As US and EU sanctions aimed at Iran’s nuclear programme continue to escalate, an increasing number of Iranians studying abroad are finding themselves in the firing line. Bank accounts have been frozen, student loans denied and university applications rejected.
Until recently, Yasamin studied electrical engineering in Leeds. She was accepted into a PhD programme, but with the sharp drop in the value of the rial her family could no longer afford to support her, she said. Yasamin’s hopes of pursuing her doctoral studies at the University of Illinois, Chicago, were also dashed when she was unable to demonstrate that she had $26,000 (£16,700) in the bank. Her savings amount to half of that in today’s currency. So instead of completing her education, she is biding her time in Tehran, hoping for a job offer in Europe. Like others interviewed for this article, she asked to be identified only by her first name.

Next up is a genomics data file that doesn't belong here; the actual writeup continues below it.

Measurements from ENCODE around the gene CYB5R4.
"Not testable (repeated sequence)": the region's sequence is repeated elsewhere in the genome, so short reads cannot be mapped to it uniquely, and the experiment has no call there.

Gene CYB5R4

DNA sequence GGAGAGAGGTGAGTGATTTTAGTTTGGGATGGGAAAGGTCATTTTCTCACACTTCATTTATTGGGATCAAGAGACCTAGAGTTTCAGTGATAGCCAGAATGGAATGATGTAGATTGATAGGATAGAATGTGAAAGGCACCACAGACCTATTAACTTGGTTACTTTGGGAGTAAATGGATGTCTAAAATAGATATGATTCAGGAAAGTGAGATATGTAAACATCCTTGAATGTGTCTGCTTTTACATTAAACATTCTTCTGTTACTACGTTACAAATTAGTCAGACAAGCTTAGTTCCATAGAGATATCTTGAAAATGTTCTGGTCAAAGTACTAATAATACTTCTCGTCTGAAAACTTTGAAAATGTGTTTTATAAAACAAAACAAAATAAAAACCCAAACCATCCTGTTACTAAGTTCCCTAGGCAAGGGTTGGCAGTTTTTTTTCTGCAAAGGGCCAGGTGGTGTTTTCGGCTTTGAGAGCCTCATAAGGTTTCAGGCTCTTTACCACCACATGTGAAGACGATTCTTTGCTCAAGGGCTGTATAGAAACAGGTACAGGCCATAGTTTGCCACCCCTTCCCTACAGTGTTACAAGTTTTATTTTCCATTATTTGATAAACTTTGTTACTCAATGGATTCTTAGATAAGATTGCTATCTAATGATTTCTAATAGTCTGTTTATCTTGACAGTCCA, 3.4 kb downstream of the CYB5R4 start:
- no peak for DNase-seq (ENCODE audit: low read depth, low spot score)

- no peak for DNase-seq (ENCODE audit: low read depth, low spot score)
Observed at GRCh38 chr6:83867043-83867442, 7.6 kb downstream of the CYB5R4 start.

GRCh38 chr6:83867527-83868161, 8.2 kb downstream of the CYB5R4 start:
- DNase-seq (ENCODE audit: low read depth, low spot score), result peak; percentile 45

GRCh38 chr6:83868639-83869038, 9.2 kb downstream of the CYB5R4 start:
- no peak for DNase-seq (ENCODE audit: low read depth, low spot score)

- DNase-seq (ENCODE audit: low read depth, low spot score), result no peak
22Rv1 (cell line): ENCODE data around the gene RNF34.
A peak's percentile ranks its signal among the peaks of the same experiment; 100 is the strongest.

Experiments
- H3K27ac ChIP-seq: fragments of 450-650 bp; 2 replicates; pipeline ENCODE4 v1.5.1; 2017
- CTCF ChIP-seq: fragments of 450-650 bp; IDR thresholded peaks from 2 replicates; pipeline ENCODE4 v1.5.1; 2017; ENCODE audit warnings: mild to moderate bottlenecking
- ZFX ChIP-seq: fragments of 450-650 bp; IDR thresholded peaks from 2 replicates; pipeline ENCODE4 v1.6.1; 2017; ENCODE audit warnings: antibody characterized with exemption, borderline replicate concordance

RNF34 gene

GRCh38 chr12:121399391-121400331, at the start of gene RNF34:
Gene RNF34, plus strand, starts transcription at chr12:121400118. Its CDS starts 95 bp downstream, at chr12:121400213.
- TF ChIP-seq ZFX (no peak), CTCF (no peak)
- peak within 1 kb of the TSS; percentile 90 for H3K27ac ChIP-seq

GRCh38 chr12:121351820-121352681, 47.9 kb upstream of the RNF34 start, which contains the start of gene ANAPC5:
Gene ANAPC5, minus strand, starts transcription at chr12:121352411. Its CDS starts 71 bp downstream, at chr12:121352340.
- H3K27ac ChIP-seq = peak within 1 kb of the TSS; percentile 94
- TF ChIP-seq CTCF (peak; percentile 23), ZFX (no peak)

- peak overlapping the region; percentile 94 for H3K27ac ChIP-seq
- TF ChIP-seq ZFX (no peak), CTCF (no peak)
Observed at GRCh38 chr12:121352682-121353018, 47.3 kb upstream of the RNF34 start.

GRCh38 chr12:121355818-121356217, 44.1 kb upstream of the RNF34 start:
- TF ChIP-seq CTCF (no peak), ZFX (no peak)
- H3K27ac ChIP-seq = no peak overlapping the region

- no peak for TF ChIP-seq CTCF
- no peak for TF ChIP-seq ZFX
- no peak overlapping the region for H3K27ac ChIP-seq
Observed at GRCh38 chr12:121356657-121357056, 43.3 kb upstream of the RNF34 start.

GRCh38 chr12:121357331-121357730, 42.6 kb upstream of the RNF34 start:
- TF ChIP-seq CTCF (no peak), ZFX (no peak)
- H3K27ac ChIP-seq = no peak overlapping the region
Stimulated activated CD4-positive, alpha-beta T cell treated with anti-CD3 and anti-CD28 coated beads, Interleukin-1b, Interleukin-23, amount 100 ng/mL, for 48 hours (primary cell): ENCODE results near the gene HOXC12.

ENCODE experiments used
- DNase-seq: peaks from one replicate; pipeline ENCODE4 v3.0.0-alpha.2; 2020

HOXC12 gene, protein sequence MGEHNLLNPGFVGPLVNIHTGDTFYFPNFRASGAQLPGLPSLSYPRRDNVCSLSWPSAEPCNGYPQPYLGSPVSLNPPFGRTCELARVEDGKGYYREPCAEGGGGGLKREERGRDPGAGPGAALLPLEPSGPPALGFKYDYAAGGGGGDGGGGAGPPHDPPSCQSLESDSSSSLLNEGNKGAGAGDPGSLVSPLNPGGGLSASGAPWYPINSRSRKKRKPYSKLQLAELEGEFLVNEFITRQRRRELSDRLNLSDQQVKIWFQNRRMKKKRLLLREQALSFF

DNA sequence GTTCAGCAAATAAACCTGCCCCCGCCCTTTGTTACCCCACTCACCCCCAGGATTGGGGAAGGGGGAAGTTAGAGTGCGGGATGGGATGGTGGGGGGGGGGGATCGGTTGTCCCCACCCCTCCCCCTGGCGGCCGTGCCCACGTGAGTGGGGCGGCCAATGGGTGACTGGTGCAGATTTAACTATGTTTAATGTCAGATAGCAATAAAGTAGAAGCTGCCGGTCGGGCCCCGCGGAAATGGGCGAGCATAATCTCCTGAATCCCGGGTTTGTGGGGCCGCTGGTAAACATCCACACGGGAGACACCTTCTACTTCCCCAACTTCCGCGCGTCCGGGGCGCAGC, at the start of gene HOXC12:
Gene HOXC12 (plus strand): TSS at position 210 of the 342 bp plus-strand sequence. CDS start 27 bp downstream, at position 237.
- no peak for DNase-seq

Reza, 22, who is studying medicine in Hungary, faces similar problems. „When I came here, the toman was 1,000 to a dollar, now it’s 4,000,“ he said. (One toman is 10 rials.) Because of sanctions it is virtually impossible to carry out international bank transfers from Iran, leaving many students in Europe to go back home to fetch the money they need for university. At least once a year Reza carries $20,000 (£12,650) in cash from Iran to Europe, of which $15,000 goes to pay his tuition. This far exceeds the $5,000 legal limit one is allowed to take out of Iran. „I go there and hide the money in my underwear,“ Reza said. „Really!“ Lies den Rest dieses Beitrags